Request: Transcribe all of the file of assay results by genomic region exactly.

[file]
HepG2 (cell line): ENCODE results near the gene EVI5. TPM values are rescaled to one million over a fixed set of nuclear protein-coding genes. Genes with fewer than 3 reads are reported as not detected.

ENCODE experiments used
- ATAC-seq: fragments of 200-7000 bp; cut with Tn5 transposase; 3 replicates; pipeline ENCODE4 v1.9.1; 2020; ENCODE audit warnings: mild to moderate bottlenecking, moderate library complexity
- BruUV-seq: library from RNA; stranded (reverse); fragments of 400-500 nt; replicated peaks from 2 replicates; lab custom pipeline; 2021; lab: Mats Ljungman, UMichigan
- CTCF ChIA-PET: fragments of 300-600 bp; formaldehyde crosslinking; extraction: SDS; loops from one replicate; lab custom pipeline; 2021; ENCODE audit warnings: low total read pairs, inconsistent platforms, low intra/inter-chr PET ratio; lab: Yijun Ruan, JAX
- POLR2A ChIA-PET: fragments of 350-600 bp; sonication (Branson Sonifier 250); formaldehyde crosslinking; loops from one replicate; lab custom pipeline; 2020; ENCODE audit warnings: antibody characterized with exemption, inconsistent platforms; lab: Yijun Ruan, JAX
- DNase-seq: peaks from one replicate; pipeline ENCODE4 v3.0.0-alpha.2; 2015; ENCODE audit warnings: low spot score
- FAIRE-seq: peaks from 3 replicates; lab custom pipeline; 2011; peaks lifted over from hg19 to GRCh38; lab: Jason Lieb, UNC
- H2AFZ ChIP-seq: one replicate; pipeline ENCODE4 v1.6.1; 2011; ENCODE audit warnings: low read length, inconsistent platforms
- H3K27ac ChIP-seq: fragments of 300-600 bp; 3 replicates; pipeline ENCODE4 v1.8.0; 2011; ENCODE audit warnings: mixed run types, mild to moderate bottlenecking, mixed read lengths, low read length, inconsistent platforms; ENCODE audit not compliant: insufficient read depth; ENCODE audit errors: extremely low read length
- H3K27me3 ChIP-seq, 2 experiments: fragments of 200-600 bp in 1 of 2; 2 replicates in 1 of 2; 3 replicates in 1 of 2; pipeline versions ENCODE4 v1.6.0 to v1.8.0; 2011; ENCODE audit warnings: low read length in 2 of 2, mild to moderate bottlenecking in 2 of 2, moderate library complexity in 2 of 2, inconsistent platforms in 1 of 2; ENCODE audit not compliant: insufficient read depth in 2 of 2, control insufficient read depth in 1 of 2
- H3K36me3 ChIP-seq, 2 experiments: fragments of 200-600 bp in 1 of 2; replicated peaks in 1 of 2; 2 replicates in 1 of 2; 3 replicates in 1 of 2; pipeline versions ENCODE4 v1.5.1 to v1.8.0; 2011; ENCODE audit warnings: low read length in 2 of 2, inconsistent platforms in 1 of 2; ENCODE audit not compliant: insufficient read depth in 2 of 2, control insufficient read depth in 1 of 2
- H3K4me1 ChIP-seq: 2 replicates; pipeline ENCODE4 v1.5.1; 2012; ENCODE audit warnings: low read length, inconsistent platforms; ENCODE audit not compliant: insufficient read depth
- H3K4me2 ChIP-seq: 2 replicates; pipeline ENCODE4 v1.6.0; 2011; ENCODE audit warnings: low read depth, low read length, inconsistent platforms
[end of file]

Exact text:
HepG2 (cell line): ENCODE results near the gene EVI5. TPM values are rescaled to one million over a fixed set of nuclear protein-coding genes. Genes with fewer than 3 reads are reported as not detected.

ENCODE experiments used
- ATAC-seq: fragments of 200-7000 bp; cut with Tn5 transposase; 3 replicates; pipeline ENCODE4 v1.9.1; 2020; ENCODE audit warnings: mild to moderate bottlenecking, moderate library complexity
- BruUV-seq: library from RNA; stranded (reverse); fragments of 400-500 nt; replicated peaks from 2 replicates; lab custom pipeline; 2021; lab: Mats Ljungman, UMichigan
- CTCF ChIA-PET: fragments of 300-600 bp; formaldehyde crosslinking; extraction: SDS; loops from one replicate; lab custom pipeline; 2021; ENCODE audit warnings: low total read pairs, inconsistent platforms, low intra/inter-chr PET ratio; lab: Yijun Ruan, JAX
- POLR2A ChIA-PET: fragments of 350-600 bp; sonication (Branson Sonifier 250); formaldehyde crosslinking; loops from one replicate; lab custom pipeline; 2020; ENCODE audit warnings: antibody characterized with exemption, inconsistent platforms; lab: Yijun Ruan, JAX
- DNase-seq: peaks from one replicate; pipeline ENCODE4 v3.0.0-alpha.2; 2015; ENCODE audit warnings: low spot score
- FAIRE-seq: peaks from 3 replicates; lab custom pipeline; 2011; peaks lifted over from hg19 to GRCh38; lab: Jason Lieb, UNC
- H2AFZ ChIP-seq: one replicate; pipeline ENCODE4 v1.6.1; 2011; ENCODE audit warnings: low read length, inconsistent platforms
- H3K27ac ChIP-seq: fragments of 300-600 bp; 3 replicates; pipeline ENCODE4 v1.8.0; 2011; ENCODE audit warnings: mixed run types, mild to moderate bottlenecking, mixed read lengths, low read length, inconsistent platforms; ENCODE audit not compliant: insufficient read depth; ENCODE audit errors: extremely low read length
- H3K27me3 ChIP-seq, 2 experiments: fragments of 200-600 bp in 1 of 2; 2 replicates in 1 of 2; 3 replicates in 1 of 2; pipeline versions ENCODE4 v1.6.0 to v1.8.0; 2011; ENCODE audit warnings: low read length in 2 of 2, mild to moderate bottlenecking in 2 of 2, moderate library complexity in 2 of 2, inconsistent platforms in 1 of 2; ENCODE audit not compliant: insufficient read depth in 2 of 2, control insufficient read depth in 1 of 2
- H3K36me3 ChIP-seq, 2 experiments: fragments of 200-600 bp in 1 of 2; replicated peaks in 1 of 2; 2 replicates in 1 of 2; 3 replicates in 1 of 2; pipeline versions ENCODE4 v1.5.1 to v1.8.0; 2011; ENCODE audit warnings: low read length in 2 of 2, inconsistent platforms in 1 of 2; ENCODE audit not compliant: insufficient read depth in 2 of 2, control insufficient read depth in 1 of 2
- H3K4me1 ChIP-seq: 2 replicates; pipeline ENCODE4 v1.5.1; 2012; ENCODE audit warnings: low read length, inconsistent platforms; ENCODE audit not compliant: insufficient read depth
- H3K4me2 ChIP-seq: 2 replicates; pipeline ENCODE4 v1.6.0; 2011; ENCODE audit warnings: low read depth, low read length, inconsistent platforms